Hey! Since my epic failure of trying to read more than one book at a time, I’ve finished one of them – A Thousand Nights by E. K. Johnston. My friend read this for our high school’s book club and said it was really good, so I decided to give it a go this month.
Here’s what the description is:
Lo-Melkhiin killed three hundred girls before he came to her village, looking for a wife. When she sees the dust cloud on the horizon, she knows he has arrived. She knows he will want the loveliest girl: her sister. She vows she will not let her be next.
And so she is taken in her sister’s place, and she believes death will soon follow. Lo-Melkhiin’s court is a dangerous palace filled with pretty things: intricate statues with wretched eyes, exquisite threads to weave the most beautiful garments. She sees everything as if for the last time. But the first sun rises and sets, and she is not dead. Night after night, Lo-Melkhiin comes to her and listens to the stories she tells, and day after day she is awoken by the sunrise. Exploring the palace, she begins to unlock years of fear that have tormented and silenced a kingdom. Lo-Melkhiin was not always a cruel ruler. Something went wrong.
Far away, in their village, her sister is mourning. Through her pain, she calls upon the desert winds, conjuring a subtle unseen magic, and something besides death stirs the air.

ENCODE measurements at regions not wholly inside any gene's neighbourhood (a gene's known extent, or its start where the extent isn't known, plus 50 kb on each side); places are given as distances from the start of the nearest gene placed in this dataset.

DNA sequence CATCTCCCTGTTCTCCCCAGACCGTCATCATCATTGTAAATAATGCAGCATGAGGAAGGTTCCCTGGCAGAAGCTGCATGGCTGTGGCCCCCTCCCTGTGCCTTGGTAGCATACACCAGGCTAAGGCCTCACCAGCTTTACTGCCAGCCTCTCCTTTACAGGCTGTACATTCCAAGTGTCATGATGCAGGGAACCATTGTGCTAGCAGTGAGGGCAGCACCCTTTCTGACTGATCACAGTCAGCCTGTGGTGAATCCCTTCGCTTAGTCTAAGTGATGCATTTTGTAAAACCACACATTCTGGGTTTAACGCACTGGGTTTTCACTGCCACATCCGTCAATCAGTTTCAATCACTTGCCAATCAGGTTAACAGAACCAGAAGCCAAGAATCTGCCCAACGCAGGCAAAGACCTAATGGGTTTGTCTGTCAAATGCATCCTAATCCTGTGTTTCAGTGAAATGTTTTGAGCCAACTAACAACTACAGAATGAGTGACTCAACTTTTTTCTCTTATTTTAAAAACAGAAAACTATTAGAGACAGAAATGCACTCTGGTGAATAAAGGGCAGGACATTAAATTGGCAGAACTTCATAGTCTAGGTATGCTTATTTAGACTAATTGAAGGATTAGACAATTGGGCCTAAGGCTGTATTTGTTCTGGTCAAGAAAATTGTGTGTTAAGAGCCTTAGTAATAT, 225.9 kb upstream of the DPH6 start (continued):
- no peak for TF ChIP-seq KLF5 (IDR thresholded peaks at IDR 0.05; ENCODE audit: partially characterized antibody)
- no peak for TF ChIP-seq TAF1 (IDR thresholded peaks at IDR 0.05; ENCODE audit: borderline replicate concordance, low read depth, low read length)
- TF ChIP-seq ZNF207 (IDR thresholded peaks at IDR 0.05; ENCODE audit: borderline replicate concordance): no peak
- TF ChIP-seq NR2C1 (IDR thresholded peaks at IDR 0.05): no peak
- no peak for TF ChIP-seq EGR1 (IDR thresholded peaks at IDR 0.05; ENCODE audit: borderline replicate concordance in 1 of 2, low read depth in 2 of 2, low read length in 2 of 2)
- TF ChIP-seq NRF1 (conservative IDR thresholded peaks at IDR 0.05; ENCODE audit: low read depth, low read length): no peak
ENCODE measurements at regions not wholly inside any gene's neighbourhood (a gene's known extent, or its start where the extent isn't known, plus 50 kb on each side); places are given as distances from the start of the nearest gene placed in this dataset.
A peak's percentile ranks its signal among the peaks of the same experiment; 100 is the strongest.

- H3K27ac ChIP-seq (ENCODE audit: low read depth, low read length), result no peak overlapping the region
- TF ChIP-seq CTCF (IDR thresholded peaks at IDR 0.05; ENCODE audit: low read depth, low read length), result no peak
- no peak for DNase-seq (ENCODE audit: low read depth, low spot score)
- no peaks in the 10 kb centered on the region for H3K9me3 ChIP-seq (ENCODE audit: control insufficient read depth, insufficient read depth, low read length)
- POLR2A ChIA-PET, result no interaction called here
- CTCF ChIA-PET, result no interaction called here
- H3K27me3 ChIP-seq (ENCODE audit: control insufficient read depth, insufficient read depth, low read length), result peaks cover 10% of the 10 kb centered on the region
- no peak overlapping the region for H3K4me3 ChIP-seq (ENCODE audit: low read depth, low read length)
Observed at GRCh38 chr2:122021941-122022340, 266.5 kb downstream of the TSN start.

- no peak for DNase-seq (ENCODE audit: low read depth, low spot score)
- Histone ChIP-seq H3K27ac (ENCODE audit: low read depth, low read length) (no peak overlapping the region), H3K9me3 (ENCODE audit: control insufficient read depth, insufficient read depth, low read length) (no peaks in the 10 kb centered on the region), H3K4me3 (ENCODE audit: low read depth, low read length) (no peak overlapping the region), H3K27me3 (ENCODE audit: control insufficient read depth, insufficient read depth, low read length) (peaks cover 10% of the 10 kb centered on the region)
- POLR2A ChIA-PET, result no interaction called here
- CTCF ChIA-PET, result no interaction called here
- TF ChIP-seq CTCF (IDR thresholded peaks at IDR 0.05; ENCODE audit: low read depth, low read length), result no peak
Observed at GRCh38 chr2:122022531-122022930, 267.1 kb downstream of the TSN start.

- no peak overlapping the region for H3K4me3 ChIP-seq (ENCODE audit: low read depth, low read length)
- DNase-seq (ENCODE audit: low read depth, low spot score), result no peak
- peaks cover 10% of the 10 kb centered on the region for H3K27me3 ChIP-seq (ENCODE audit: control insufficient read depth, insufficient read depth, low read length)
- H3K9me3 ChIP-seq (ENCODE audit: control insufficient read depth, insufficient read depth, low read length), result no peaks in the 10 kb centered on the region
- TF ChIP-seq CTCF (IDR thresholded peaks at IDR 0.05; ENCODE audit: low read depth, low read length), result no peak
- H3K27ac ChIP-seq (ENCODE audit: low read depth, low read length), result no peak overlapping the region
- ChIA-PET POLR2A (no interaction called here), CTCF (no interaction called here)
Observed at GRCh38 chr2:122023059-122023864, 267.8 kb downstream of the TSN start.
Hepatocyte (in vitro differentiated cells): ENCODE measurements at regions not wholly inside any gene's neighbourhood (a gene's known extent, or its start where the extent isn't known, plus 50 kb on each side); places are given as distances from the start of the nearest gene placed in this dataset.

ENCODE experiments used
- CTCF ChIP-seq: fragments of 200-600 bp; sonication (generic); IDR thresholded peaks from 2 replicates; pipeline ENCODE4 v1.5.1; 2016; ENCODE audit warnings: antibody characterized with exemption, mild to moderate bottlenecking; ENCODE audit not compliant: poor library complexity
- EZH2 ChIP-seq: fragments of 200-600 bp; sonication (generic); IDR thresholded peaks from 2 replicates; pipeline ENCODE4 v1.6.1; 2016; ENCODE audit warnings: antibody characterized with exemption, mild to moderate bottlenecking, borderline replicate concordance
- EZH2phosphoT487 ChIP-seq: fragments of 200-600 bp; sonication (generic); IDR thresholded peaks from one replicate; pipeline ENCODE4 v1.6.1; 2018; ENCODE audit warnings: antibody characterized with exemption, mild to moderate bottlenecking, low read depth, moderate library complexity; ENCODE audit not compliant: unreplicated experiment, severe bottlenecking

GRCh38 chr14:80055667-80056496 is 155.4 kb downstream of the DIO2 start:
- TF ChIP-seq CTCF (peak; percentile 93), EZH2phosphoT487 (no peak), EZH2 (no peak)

Back at the palace, the words she speaks to Lo-Melkhiin every night are given a strange life of their own. Little things, at first: a dress from , home, a vision of her sister. With each tale she spins, her power grows. Soon she dreams of bigger, more terrible magic: power enough to save a king, if she can put an end to the rule of a monster.
This wasn’t what I expected – in a good way 🙂 i have not read the original A Thousand and One Nights but I do love retellings.
The interesting part of the story was that our narrator remains nameless (for the most part) the entire book. I don’t know what to call her, so she’ll just be “the narrator.” Obviously her not having a name served a purpose. I think it was to show the different culture that she lived with than ours. It was a traditional patriarchal society, and while the women were subordinate to the men, they did have a certain strength and verve I admired throughout the book.
Lo-Melkhiin is a character that kind of grows on you. I’m still not sure how I feel about him. On one hand, the Lo-Melkhiin is someone what isn’t himself the whole book. The way he acts toward the narrator and his general behavior is something that you start to understand the more you delve into the book. The feminist in me just can’t seem to get over the society that the characters live in. However, it is neat to see what a society like that would be like – comparatively of course.
There’s an element of magic within the book that I liked. The narrator finds a certain power within her. While it is a real kind of magic, it is a kind of strength and resilience that I love. I love how her character develops. Her sister is wonderful, too. Instead of mourning the narrator, the sister works to help her from her home. The fantastical quality is that both sisters bring to the book is excellent.
My Goodreads rating was 4/5 stars. Definitely would recommend this!